Hi, thanks for the awesome stuff. I'd love to get hands on with whatever the Exploratorium is. My main beef about museums is the passivity of it. You're just standing there going "ooooh" at the things. Plus, secret missions are always welcome. I'm in.

As for couch surfing this is my profile, I have hosted a few people but never surfed myself. http://www.couchsurfing.org/profile.html?id=7NHT2C5

Hopefully, I can undo the bad work of my predecessing compatriot.

And, surely the buses can't be that bad... Plus I am a 30 year old runaway. Ha ha. Trains are nice though.

I plan to carry a few supplies in the backpack anyway. As for towels, I prefer sarongs: Sheet, tent, towel, scarf, easy to rip, emergency clothing (in beach settings) and dirt cheap, plus they pack down small. But, I have to concede they do not soak up as many nutrients in the corners. Nor would I loop one over a hovering robot and hang off it...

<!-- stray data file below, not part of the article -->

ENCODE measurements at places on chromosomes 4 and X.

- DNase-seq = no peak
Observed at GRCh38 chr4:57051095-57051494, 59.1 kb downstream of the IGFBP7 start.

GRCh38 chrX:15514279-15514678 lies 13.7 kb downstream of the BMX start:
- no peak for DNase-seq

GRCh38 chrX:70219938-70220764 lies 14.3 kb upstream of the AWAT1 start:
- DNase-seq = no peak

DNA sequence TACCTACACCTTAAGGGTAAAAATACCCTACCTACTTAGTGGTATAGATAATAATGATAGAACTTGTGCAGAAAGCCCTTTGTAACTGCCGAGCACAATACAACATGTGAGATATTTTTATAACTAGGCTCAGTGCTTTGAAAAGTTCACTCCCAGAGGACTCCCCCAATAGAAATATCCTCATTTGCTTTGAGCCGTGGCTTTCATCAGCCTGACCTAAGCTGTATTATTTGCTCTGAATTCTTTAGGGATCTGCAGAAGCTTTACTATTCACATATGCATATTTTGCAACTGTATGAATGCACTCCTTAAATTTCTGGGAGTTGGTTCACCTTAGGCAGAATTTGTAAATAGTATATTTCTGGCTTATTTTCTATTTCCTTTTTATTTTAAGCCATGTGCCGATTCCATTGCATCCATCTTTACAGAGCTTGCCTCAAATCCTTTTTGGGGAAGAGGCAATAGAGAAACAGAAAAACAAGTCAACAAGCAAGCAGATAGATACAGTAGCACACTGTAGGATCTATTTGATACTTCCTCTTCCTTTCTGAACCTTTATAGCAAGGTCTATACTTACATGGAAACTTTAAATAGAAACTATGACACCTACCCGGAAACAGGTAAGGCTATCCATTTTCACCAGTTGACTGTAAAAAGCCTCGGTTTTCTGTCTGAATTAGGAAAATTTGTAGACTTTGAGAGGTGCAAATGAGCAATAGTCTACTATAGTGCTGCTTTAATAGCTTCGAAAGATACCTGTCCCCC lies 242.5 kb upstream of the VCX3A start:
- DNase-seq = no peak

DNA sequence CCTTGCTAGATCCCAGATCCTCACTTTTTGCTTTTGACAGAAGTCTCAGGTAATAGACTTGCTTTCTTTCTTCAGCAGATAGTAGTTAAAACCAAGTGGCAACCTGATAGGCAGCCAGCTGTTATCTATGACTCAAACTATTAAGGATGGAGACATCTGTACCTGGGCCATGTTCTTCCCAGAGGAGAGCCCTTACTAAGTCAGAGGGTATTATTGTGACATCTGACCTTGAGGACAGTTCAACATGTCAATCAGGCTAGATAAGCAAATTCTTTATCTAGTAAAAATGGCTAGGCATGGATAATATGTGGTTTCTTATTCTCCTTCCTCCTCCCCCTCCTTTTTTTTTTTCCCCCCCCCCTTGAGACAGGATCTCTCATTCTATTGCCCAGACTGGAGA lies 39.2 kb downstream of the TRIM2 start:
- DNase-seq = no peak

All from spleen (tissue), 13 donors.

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Marto

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Re: USA trip: advice needed

PostThu Apr 04, 2013 9:14 pm

skitter wrote:This idea came up in another thread, and I'm just adding it here.

For a full Hooniverse style trip, you have to show up, get a car running, and drive it across the country.
In this case, it would be Jeff's Civic Si.
You'd arrive, fix the TPS check engine issue and contribute some towards his insurance while you're using it.
I do think that, especially in wide-open America, a car is freedom, and fairly essential to getting around.
Most places it has huge benefits and no drawbacks, and even in major cities the issues are minor in the short term.